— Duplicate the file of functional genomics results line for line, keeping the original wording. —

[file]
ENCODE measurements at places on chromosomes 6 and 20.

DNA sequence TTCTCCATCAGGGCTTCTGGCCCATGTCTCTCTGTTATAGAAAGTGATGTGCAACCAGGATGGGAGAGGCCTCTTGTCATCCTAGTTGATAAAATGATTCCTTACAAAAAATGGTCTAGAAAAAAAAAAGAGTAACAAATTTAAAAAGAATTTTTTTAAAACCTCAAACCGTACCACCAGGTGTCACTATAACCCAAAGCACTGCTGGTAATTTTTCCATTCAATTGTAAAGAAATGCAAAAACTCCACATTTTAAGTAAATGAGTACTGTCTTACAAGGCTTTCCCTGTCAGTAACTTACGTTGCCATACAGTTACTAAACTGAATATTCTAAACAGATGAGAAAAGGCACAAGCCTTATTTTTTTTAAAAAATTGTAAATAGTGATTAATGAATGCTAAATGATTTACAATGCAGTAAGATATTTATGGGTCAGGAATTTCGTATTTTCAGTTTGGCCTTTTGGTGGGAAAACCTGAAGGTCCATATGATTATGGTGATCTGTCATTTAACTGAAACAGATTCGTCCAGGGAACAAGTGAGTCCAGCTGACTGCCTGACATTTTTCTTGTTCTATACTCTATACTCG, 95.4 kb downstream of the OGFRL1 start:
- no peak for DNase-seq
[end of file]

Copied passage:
ENCODE measurements at places on chromosomes 6 and 20.

DNA sequence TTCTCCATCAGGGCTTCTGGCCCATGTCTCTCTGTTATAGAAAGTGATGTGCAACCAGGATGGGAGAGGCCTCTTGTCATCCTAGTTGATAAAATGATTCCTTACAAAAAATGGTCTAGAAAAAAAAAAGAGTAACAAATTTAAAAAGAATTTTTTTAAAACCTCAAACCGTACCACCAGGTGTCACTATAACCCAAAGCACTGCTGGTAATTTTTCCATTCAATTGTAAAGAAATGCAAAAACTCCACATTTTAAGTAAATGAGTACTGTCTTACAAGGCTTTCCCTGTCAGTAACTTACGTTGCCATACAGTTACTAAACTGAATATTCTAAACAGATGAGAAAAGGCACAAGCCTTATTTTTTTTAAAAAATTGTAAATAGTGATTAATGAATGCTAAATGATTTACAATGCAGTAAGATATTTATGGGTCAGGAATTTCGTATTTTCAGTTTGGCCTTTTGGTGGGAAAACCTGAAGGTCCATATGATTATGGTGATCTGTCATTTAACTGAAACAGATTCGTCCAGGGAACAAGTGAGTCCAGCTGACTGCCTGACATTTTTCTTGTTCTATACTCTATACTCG, 95.4 kb downstream of the OGFRL1 start:
- no peak for DNase-seq